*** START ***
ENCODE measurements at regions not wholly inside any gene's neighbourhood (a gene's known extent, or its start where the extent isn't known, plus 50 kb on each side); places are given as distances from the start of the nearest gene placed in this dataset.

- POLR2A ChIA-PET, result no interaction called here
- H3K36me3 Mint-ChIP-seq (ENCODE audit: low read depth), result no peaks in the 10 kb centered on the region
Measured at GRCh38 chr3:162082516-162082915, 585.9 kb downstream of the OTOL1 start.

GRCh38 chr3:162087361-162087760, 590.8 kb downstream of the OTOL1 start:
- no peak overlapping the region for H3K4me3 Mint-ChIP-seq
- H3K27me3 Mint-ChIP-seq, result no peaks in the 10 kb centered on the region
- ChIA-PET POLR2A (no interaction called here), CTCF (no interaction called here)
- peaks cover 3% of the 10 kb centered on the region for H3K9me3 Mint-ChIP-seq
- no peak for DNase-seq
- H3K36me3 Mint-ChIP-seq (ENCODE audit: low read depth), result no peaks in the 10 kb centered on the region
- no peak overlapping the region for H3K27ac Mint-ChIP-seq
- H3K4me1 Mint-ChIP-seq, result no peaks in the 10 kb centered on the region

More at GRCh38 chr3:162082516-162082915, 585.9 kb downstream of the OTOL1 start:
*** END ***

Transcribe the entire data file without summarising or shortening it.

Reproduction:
ENCODE measurements at regions not wholly inside any gene's neighbourhood (a gene's known extent, or its start where the extent isn't known, plus 50 kb on each side); places are given as distances from the start of the nearest gene placed in this dataset.

- POLR2A ChIA-PET, result no interaction called here
- H3K36me3 Mint-ChIP-seq (ENCODE audit: low read depth), result no peaks in the 10 kb centered on the region
Measured at GRCh38 chr3:162082516-162082915, 585.9 kb downstream of the OTOL1 start.

GRCh38 chr3:162087361-162087760, 590.8 kb downstream of the OTOL1 start:
- no peak overlapping the region for H3K4me3 Mint-ChIP-seq
- H3K27me3 Mint-ChIP-seq, result no peaks in the 10 kb centered on the region
- ChIA-PET POLR2A (no interaction called here), CTCF (no interaction called here)
- peaks cover 3% of the 10 kb centered on the region for H3K9me3 Mint-ChIP-seq
- no peak for DNase-seq
- H3K36me3 Mint-ChIP-seq (ENCODE audit: low read depth), result no peaks in the 10 kb centered on the region
- no peak overlapping the region for H3K27ac Mint-ChIP-seq
- H3K4me1 Mint-ChIP-seq, result no peaks in the 10 kb centered on the region

More at GRCh38 chr3:162082516-162082915, 585.9 kb downstream of the OTOL1 start: